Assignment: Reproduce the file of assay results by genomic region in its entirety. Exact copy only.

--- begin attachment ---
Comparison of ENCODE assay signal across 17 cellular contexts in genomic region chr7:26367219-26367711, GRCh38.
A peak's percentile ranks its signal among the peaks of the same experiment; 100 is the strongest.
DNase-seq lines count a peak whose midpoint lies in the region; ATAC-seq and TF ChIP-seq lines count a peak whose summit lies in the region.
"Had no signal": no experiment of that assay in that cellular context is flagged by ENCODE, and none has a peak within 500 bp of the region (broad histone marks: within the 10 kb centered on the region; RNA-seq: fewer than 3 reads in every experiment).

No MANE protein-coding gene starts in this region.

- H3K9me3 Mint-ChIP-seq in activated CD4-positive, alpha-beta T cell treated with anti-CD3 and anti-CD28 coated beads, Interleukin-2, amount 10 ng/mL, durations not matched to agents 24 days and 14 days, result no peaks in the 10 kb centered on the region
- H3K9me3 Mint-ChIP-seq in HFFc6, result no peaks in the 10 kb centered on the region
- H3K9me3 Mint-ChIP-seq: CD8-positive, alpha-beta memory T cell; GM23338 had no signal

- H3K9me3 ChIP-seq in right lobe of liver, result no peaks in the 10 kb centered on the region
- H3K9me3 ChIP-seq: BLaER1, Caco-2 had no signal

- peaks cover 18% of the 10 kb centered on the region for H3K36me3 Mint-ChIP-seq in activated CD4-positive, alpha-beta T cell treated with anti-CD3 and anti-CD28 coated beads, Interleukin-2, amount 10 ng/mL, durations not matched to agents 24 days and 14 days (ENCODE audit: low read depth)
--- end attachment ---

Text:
Comparison of ENCODE assay signal across 17 cellular contexts in genomic region chr7:26367219-26367711, GRCh38.
A peak's percentile ranks its signal among the peaks of the same experiment; 100 is the strongest.
DNase-seq lines count a peak whose midpoint lies in the region; ATAC-seq and TF ChIP-seq lines count a peak whose summit lies in the region.
"Had no signal": no experiment of that assay in that cellular context is flagged by ENCODE, and none has a peak within 500 bp of the region (broad histone marks: within the 10 kb centered on the region; RNA-seq: fewer than 3 reads in every experiment).

No MANE protein-coding gene starts in this region.

- H3K9me3 Mint-ChIP-seq in activated CD4-positive, alpha-beta T cell treated with anti-CD3 and anti-CD28 coated beads, Interleukin-2, amount 10 ng/mL, durations not matched to agents 24 days and 14 days, result no peaks in the 10 kb centered on the region
- H3K9me3 Mint-ChIP-seq in HFFc6, result no peaks in the 10 kb centered on the region
- H3K9me3 Mint-ChIP-seq: CD8-positive, alpha-beta memory T cell; GM23338 had no signal

- H3K9me3 ChIP-seq in right lobe of liver, result no peaks in the 10 kb centered on the region
- H3K9me3 ChIP-seq: BLaER1, Caco-2 had no signal

- peaks cover 18% of the 10 kb centered on the region for H3K36me3 Mint-ChIP-seq in activated CD4-positive, alpha-beta T cell treated with anti-CD3 and anti-CD28 coated beads, Interleukin-2, amount 10 ng/mL, durations not matched to agents 24 days and 14 days (ENCODE audit: low read depth)